Posted by:
    Jim V.
    October 14, 2010 2:08 PM
    – See more at: http://blogs.voices.com/voxdaily/2006/03/union_vs_nonunion.html#sthash.Voh7CuX8.dpuf
    This is so very well written and you are correct are children will pay for this greed and for those out there that don’t see it we are running out of time to fix it .
    Unions have made the rich man open companies in other countries with less politics. Do you think the rich got rich because they are stupid (A Those Jobs Belong To Us) when the company closes there door did the union help you NO! . Ontario and Michigan are an example of taking advantage of the rich company . GONE FOREVER because unions are money takers not money makers. Only Government can fix this open shop protect the rich get them to open there company’s under protection bring back the jobs are children can not survive without them.
    God help us and bless North America

    Reply
  • Greg
    January 7, 2014, 8:57 pm

    Unlike you union supporters I have been in all facets of the electrical trade from union to non union to union contractor to trying to be non union contractor so I can actually speak about the subject with a little intelligence unlike your greedy selves. For one I would never work for a union contractor again as long as I live. I have never heard so much whining and sniveling from such overpaid, underworked people in my life. Only a few knew the trade like they should have. I grew up on a farm, I know what work is. Second, being a business man and forced to join the union has proved almost impossible to get out even though my employees want nothing to do with it anymore. It is nothing more than a socialist welfare system for the union bosses. What a joke!

    Reply
  • matt
    March 1, 2014, 4:32 pm

    Greg, I’m sure you are very skilled and are definitely a hard worker. Nobody is taking that away from you; but what you have to realize is that when you say you grew up on a farm it almost automatically classifies you in a biased group of anti-union republicans. Guess what? People who grow up on farms aren’t used to sharing are they? When you grow up in a city you learn about the distribution of wealth because where you grew up everybody has to work together and share the resources around us. I work in a HVAC service and installation shop where everybody is from the country. Yes, they do work very hard, but they complain as much as anybody I’ve ever heard. Probably because half of them are over 40 and started when they were 20 and realize that if they would’ve started in the union they could be retiring by now instead of working until they are 60 with knees so shot they can hardly stand… just something to think about.

    Reply
  • mark
    April 12, 2014, 1:08 pm

    On average, union workers are more likely to enjoy better benefits compared to non-union employees. That includes health, retirement accounts, and paid sick leave. According to the U.S. Department of Labor, 77 percent of union workers get pensions (guaranteed continued payments) after they retire from the job, compared to only 20 percent of non-union workers.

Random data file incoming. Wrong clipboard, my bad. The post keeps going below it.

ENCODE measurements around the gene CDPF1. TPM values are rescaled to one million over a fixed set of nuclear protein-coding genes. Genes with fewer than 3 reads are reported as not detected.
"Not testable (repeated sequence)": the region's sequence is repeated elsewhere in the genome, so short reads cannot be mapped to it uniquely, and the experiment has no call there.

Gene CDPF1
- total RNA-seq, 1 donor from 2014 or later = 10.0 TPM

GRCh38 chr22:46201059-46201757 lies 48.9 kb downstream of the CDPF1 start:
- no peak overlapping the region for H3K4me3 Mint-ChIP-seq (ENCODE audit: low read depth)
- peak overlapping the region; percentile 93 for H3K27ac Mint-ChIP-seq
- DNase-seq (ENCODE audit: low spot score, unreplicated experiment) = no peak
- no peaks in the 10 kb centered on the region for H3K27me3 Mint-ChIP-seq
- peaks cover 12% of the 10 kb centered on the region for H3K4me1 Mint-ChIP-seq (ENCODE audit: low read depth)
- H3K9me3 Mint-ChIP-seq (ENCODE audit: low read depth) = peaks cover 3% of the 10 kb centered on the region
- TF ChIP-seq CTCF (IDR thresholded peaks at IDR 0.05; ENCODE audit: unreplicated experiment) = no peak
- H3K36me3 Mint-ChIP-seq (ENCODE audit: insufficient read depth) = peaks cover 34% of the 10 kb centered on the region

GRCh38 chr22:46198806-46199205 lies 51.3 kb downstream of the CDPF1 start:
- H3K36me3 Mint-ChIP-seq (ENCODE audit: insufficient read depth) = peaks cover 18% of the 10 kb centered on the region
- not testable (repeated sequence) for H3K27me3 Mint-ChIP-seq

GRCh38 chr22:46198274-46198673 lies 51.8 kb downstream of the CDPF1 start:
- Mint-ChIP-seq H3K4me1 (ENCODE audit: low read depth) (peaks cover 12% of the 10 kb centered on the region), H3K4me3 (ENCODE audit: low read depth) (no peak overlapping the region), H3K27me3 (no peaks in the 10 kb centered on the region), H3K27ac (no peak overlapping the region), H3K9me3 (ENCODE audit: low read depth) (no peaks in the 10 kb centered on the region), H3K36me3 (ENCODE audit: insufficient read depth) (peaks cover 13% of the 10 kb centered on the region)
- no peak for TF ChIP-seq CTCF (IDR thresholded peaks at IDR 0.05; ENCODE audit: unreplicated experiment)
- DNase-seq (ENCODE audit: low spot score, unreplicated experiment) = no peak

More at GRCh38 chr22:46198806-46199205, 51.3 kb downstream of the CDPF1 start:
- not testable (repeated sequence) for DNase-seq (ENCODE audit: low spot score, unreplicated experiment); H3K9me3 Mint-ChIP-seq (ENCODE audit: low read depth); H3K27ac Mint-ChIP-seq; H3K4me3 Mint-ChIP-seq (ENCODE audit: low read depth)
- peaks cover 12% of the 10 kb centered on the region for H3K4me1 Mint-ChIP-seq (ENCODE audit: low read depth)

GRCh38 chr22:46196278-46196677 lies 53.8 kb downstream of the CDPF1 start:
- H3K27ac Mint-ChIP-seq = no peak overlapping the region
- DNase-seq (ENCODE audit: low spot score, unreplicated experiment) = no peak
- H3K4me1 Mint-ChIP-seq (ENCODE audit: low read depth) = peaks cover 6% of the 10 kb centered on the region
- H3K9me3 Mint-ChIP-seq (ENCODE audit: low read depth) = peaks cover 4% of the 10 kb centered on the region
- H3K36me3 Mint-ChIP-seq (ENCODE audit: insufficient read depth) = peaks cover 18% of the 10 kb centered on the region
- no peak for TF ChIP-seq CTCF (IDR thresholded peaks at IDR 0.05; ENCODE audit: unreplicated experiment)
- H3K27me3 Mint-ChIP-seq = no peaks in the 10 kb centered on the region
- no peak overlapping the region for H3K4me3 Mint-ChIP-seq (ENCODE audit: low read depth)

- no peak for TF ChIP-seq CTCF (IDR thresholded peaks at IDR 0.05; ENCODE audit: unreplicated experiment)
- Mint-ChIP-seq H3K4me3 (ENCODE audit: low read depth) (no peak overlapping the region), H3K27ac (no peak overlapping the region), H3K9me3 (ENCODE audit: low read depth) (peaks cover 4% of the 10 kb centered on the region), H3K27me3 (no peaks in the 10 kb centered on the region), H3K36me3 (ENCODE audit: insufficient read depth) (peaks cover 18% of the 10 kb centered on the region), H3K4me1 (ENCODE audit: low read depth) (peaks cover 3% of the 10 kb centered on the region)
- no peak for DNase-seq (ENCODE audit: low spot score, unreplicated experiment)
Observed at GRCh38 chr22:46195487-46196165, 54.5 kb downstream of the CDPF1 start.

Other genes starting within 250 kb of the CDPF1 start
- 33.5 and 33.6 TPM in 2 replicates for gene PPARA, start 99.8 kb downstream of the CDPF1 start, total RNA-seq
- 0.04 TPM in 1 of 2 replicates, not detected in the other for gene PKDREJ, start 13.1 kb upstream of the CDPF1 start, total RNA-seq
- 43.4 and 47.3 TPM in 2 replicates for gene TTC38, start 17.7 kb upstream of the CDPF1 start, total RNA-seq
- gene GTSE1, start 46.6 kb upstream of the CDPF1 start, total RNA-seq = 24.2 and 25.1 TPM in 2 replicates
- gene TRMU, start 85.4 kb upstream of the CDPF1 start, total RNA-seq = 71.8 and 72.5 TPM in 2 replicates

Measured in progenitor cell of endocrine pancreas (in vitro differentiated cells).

I have been in the union trades for 34 years and will retire soon with a earned pension. I nor my wife will ever be a burden on society as we have guaranteed income well above what social security will provide. As for my non union counterparts, most will run out of money before they die and end up on government assistance. I resent the union bashing when so many of the bashers themselves end up this way at my expense. When a union member goes to the hospital, they pay the bill. When a union member retires they maintain a lifestyle above the poverty level and continue to influx money into the economy.
    Twice in my career I watched people join my union just long enough to gain health insurance, have a major operation, then quit, leaving us with the huge medical bills, and increasing our rates.

    Reply
  • Russ
    February 19, 2015, 5:12 pm

    Here’s the difference: If you’re not in a union and you start costing the company more money than you’re making it, you can be fired. If you’re in a union, they will make sure the newest guy (because he pays lower dues) gets fired instead of you. If you’re in a public employee’s union they will make sure you don’t work too hard, because more productive workers means fewer employees and fewer employees means fewer members. The union is in the business of making sure its members stay members. They do not care if they do a good job, they don’t care if anything gets done and they don’t care if younger, better workers get fired, because the younger worker pays lower dues and, in right-to-work states, is far less likely to be a member of the union.
    Unions to want the workplace to be productive, they just want to have as many members as possible so they have as much money and power as they can get.

    Reply